A common feature of Obama administration economic policies is the use of government coercion. The Obamacare health law mandated that individuals buy insurance. The administration’s tax increases grabbed more earnings from millions of people. And federal agencies are imposing an increasing pile of labor, environmental, and financial regulations on businesses.
Americans have a sour view of the federal government. Just one-third of people think Washington is competent. The public thinks half of taxes collected are wasted. More people say “government” is the nation’s most important problem than say that honor goes to the economy, immigration or terrorism.
Greece is expected to default on its government debts tomorrow as its bailout package from the European Union (EU) expires. The country will also hold a referendum on Friday on whether to accept the latest round of terms from its EU funders. Greece continues to grab all the headlines, but there is another government closer to home that is in a similar situation: Puerto Rico. Over the weekend, the governor of the island announced that Puerto Rico is unable to repay its $70 billion in debt.
The Department of Veterans Affairs (VA) spends $60 billion a year providing health care benefits to service veterans. Its mismanagement is well-known and widespread. A recent letter provided to the Washington Post and Congress suggests that as much as 10 percent of the VA’s annual spending is in violation of federal contracting rules, representing billions of taxpayer dollars.
I testified to the House Budget Committee yesterday on the history of federal debt and reasons to balance the budget. John Taylor, Jared Bernstein, and Ryan Silvey also testified.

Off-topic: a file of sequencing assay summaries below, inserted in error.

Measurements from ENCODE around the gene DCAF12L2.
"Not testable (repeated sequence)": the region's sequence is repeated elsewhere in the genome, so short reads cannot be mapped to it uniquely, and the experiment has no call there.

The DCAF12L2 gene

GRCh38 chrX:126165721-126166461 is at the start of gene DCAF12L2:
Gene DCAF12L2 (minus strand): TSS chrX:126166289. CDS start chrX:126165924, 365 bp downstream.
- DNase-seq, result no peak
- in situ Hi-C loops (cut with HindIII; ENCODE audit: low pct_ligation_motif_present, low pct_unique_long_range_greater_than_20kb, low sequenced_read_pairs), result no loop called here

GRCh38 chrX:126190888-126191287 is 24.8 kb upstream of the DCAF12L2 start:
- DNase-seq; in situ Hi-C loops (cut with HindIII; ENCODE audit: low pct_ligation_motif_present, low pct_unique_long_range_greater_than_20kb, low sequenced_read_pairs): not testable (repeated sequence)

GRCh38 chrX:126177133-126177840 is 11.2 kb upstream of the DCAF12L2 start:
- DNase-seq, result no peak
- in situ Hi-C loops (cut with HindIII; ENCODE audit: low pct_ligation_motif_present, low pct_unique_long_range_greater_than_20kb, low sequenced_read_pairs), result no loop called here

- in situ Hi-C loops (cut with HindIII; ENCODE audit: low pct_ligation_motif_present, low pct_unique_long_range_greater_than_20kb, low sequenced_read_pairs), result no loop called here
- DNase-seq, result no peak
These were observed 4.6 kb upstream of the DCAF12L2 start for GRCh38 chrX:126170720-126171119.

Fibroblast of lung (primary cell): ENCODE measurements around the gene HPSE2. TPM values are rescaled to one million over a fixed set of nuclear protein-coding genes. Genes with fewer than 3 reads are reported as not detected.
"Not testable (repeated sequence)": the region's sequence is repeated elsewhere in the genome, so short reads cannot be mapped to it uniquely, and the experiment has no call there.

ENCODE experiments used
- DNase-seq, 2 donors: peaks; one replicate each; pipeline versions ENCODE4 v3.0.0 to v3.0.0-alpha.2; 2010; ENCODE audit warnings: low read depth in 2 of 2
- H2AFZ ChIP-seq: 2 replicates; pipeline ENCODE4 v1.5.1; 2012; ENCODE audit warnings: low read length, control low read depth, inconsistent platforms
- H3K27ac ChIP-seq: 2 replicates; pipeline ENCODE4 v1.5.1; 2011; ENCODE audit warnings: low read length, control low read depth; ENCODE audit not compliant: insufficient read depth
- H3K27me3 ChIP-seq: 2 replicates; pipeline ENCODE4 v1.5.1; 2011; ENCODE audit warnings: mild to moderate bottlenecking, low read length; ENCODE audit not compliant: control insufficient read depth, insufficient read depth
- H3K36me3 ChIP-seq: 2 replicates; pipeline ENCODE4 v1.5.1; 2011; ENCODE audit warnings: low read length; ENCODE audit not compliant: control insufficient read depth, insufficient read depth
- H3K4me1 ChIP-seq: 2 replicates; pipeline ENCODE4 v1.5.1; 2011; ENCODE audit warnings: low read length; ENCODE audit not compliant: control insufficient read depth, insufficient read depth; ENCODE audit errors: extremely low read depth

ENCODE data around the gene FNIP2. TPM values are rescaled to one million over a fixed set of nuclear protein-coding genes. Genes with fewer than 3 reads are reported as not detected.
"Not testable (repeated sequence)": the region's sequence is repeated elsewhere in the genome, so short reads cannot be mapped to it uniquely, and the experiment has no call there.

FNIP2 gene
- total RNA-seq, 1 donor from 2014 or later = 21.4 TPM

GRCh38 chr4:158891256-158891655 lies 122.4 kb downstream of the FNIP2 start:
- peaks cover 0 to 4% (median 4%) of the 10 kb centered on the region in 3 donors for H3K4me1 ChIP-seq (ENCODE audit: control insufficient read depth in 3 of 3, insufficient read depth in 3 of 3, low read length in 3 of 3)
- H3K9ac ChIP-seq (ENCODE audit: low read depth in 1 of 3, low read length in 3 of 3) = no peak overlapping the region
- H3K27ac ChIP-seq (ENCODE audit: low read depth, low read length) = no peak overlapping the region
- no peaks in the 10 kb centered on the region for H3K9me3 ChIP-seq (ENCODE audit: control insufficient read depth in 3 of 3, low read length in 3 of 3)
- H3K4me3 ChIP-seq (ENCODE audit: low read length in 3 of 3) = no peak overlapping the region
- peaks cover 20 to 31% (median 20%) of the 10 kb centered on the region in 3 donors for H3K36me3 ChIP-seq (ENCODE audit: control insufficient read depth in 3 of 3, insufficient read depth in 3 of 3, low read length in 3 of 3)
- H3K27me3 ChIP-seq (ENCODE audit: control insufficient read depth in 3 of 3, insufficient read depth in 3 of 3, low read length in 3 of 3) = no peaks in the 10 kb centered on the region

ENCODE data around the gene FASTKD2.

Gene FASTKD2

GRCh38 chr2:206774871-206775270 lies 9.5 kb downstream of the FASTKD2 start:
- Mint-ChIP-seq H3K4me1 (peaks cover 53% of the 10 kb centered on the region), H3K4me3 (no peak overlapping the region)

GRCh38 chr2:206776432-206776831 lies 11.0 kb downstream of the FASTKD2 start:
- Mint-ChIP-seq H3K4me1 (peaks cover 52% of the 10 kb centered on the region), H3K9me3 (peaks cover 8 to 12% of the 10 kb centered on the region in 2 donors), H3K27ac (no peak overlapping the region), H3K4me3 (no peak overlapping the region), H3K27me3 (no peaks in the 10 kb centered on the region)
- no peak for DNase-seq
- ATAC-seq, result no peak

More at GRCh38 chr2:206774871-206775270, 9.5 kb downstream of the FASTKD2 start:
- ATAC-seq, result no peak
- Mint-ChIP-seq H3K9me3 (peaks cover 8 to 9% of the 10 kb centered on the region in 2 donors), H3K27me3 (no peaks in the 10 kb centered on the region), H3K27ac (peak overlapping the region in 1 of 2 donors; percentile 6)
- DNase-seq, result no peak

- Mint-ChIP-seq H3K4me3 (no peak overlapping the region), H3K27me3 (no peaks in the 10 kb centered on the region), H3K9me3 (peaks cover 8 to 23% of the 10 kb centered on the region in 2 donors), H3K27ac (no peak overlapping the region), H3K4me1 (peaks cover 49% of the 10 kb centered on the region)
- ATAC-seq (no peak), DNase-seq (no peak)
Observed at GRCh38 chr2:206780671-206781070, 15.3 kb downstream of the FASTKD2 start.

The federal Supplemental Security Income (SSI) program provides income to low-income, disabled individuals, including children. In 2014, SSI paid benefits totaling $56 billion to 8 million people. A new Government Accountability Office (GAO) report suggests that a substantial share of that money was spent improperly.
The Transportation Security Administration (TSA) has another failure on its hands. In recent tests, undercover investigators smuggled mock explosives and banned weapons through U.S. airport checkpoints 96 percent of the time. According to ABC, “In one case, agents failed to detect a fake explosive taped to an agent’s back, even after performing a pat down that was prompted after the agent set off the magnetometer alarm.”
Marvin Horne doesn’t look like a man in open rebellion against the United States government, but the 70-year-old raisin farmer and his wife Laura have had enough. If they get their way, they’re not going to let the U.S. Raisin Administrative Committee take their raisins anymore.
The Senate Commerce Committee held a fascinating hearing on Wednesday regarding air traffic control (ATC). The hearing showcased the momentum to proceed with ATC restructuring. Because aviation is crucial to the economy, such a reform would create wide-ranging benefits.
Congress has created an ongoing crisis in the Highway Trust Fund (HTF). Year after year, policymakers spend more on highway and transit aid to the states than the HTF raises from gas taxes and other dedicated revenues. CBO projects that annual HTF spending will be $53 billion and rising in coming years, while HTF revenues will be $40 billion. That leaves an annual funding gap of at least $13 billion.